# On smallest circles and ellipses containing at least n integer lattice points

Continuing from On circles and ellipses drawn on an infinite planar square lattice, let us record two broad questions: In what follows, "contains" means "either contains within or passes thru".

1. Given an integer n, to find the smallest circle that contains at least n integer lattice points.

For n =3 and 4, the required circles have same radius =2. Is there any parallelogram lattice for which the smallest circle that contains at least n lattice points n has a unique radius for every value of n?

1. Given an integer n, to find the smallest perimeter ellipse that contains at least n integer points (that there is no closed expression known for perimeter of ellipse need not make this question invalid).

Only for n <=3, the required ellipses seem degenerate. What can one say about sequences of successive values of n for which the least perimeter ellipses containing at least n integer lattice points are the same throughout? Is there any parallelogram lattice for which the least perimeter ellipse that contains at least n lattice points n is unique for every value of n?

Note 1: Instead of at least n lattice points we could also look for containers that contain exactly n lattice points.

Note 2: Analogous questions are conceivable with other shapes of container such as triangle, isosceles triangle etc. I am not sure if for all n, there are equilateral triangles that contain exactly n integer lattice points and if so whether all these triangles have unique sizes.

• In any parallelogram lattice centered at the origin, every origin centered circle contains an odd number of lattice points. The best you can do is that, for all n, the smallest circle for $n$ has smaller radius than that for $n+2.$ This is easy to achieve even with rectangles, let the lattice be generated by $(r,0)$ and $(0,1)$ with $r^2$ irrational. Feb 21 at 22:52
• On a square lattice, doesn't radius 1 already get up to n = 5? Feb 22 at 14:34
• Thank you. I understand that the circle that contains at least n integer lattice points is necessarily centered on a lattice point and as the circle grows in radius, the number of lattice points it contains is always odd. So, the circle case of the question seems to have a simple answer. Not quite sure if this property of center being at a lattice point applies also to least perimeter ellipses - and other centrally symmetric containers - that contain at least n lattice points. Feb 22 at 17:34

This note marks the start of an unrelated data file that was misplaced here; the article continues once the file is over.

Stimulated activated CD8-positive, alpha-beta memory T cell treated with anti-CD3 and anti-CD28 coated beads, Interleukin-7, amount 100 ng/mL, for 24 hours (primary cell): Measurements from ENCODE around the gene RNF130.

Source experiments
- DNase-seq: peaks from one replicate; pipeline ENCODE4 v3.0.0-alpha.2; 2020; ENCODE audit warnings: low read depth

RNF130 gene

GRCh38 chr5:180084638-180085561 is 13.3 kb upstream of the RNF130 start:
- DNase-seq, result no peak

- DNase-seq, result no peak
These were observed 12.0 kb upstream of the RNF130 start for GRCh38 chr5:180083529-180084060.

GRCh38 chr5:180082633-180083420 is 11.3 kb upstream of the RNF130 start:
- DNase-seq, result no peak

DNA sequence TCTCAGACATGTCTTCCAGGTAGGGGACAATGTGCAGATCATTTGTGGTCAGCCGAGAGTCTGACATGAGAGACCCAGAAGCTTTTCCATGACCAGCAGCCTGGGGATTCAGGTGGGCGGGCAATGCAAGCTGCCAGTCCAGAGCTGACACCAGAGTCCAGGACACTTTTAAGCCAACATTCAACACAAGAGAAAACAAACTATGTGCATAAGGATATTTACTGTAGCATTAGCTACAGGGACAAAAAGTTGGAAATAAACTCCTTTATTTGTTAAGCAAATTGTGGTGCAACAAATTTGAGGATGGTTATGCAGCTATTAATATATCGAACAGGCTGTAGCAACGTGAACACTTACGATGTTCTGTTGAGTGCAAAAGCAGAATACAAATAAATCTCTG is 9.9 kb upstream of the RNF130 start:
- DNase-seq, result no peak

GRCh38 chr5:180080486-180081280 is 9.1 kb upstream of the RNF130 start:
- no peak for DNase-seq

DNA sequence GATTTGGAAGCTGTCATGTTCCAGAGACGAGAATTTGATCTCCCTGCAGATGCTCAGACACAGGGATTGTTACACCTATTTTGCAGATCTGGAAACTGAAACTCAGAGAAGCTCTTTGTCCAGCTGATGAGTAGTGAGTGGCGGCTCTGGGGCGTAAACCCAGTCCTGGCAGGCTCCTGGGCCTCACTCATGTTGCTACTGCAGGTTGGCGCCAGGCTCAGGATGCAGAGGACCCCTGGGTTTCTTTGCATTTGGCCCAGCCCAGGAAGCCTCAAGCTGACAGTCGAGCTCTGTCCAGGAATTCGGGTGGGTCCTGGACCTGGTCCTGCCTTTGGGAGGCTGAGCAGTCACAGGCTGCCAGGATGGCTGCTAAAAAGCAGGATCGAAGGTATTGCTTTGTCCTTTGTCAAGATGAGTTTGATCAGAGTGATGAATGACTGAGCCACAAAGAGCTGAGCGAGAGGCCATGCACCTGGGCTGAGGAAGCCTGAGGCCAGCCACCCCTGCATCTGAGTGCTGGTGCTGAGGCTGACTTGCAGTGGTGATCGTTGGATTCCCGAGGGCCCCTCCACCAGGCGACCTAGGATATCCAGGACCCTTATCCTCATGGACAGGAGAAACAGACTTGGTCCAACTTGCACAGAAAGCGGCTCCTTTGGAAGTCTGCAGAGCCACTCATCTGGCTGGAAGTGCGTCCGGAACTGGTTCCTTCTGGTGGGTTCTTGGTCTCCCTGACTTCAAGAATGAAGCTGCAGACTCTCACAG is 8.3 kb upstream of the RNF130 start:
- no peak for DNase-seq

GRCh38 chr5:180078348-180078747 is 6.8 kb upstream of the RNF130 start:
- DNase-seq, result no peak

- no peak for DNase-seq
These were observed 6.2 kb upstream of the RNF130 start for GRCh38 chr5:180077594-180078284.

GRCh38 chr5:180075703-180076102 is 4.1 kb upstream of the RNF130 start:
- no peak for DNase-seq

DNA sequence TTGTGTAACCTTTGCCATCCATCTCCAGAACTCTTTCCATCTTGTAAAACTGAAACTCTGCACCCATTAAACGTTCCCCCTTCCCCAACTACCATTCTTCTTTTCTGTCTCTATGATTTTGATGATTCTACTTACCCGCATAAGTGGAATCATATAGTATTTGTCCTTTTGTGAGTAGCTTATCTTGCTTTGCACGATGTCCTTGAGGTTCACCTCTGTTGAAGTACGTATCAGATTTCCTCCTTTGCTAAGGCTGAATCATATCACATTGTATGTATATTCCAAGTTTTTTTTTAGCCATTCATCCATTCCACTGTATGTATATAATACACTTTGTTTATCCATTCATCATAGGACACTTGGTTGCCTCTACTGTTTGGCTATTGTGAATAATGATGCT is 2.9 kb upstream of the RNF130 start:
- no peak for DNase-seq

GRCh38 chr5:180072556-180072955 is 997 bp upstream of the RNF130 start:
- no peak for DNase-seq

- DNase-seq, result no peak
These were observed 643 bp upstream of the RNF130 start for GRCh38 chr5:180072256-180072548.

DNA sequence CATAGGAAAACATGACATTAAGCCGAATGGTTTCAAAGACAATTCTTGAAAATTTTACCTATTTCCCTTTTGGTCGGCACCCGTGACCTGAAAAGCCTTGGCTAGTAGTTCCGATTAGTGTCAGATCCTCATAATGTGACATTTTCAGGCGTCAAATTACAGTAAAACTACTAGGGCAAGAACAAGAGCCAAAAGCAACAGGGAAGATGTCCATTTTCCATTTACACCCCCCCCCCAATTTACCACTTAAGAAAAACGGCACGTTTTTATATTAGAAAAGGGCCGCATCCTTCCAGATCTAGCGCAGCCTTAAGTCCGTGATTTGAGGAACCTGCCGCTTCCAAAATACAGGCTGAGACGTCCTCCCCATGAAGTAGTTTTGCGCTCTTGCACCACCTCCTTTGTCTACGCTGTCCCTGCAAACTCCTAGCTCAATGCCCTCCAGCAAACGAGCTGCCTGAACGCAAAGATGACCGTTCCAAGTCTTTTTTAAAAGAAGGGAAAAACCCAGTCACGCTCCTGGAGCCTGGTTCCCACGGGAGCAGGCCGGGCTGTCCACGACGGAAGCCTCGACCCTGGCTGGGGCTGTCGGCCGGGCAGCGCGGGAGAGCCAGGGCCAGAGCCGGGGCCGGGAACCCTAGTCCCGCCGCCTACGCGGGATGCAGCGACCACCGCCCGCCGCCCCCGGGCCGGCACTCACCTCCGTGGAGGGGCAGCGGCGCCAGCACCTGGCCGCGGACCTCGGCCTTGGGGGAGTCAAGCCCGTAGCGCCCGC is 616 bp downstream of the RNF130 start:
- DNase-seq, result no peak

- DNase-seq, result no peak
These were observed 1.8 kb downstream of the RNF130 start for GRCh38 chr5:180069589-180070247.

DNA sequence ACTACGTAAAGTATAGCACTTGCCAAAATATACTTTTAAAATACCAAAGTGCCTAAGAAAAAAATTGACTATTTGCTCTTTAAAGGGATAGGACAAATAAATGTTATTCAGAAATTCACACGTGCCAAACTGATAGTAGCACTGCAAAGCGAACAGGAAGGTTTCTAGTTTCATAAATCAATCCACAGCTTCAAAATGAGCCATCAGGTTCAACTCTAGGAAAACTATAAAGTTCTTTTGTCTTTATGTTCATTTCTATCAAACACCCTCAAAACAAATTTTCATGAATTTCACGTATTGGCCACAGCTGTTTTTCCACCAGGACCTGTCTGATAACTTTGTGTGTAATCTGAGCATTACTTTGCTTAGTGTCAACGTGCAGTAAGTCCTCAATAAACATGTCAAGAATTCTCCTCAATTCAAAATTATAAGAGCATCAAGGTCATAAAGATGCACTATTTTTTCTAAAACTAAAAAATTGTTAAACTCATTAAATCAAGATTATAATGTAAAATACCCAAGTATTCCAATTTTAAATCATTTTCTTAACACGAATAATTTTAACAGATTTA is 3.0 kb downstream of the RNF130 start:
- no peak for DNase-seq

• The smallest circle containing two points has center at $(\frac12,0)$ and the smallest containing three also contains four and has center at $(\frac12,\frac12)$ . So what you say isn't quite correct. It is easy to find a point $P$ so that a circle centered at $P$ has at most $1$ lattice point (indeed only one point with both coordinates rational) on the boundary. $P=(\sqrt{2},\sqrt{3})$ should work. Feb 24 at 1:17
• Thanks for the correction! And with center chosen at a point with irrational coordinates, it appears that if we gradually expand the circle, the number of contained integer lattice points increases in steps of 1. Not sure about the behavior of the smallest circles that contain exactly n integer lattice points. Hope you could make a consolidated answer of your inputs. Feb 24 at 4:28

If you want for each $$n$$ the minimal radius of a disk containing at least $$n$$ points we have the easily found pairs $$(n,r^2)=(1,0),(2,\frac14),(4,\frac12),(5,1),(6,\frac54).$$

At this point I would be tempted to say that the center can be taken to be $$(\frac{a}2,\frac{b}2)$$ for $$a,b$$ integers. But it turns out I would be wrong. I'm not sure how much is known.

The circles shown below for $$(6,\frac54),(9,2)$$ and $$(12,\frac52)$$ do have centers of this form. However a slight enlargement of the first can be shifted to give $$(7,\frac{25}{16})$$ shown here with center $$(\frac34,3).$$

And the circle for $$n=12$$ can be enlarged to give circles for $$(n,r^2)=(13,\frac{169}{50})$$ and $$(14,\frac{65}{18})$$ shown here with centers $$(\frac{43}{10},\frac{43}{10})$$ and $$(\frac{25}6,\frac{17}{2}).$$

That is enough data to find that sequence $${1, 2, 4, 5,6}, 7, {9}, {12}, 13, 14 \cdots$$ and some illustrations.

LATER A slightly new question got added. Let $$r_n$$ be the minimal radius of any disk $$D_n$$ containing exactly $$n$$ (usual) lattice points. Then $$r_3$$ is undefined and $$r_8=\frac32>\sqrt{2}=r_9.$$ If $$r_{10}$$ and $$r_{11}$$ are both defined, then they are strictly between $$r_9$$ and $$r_{12}.$$ I wouldn't guess which is larger.

A disk of type $$D_n$$ will have a rational center: If it has two antipodal lattice points on the boundary the center has half integer coordinates. Otherwise there will be at least $$3$$ lattice points on the boundary (forcing a rational center.) Otherwise we could slightly shrink and shift to get the same points contained and a smaller radius.

For an appropriate fixed center $$(x,y)$$ (say $$x,y,\frac{x}{y}$$ all irrational) it should be the case that every disk with that center has at most one lattice point one the boundary. A disk

If we eliminate a certain countable set of lines from $$\mathbb{R}^2$$ "most" points will remain and for any one, no disk centered at it has more than one rational point on the boundary.

• Thanks for the explanation and the link to the integer sequence. The smallest circle that contains exactly 8 integer lattice points (its center seems to lie on the diagonal of a unit square) appears bigger than that containing exactly 9 of them. For some other lattices, the radii of the smallest circles containing exactly n points might strictly increase with n. Feb 24 at 17:18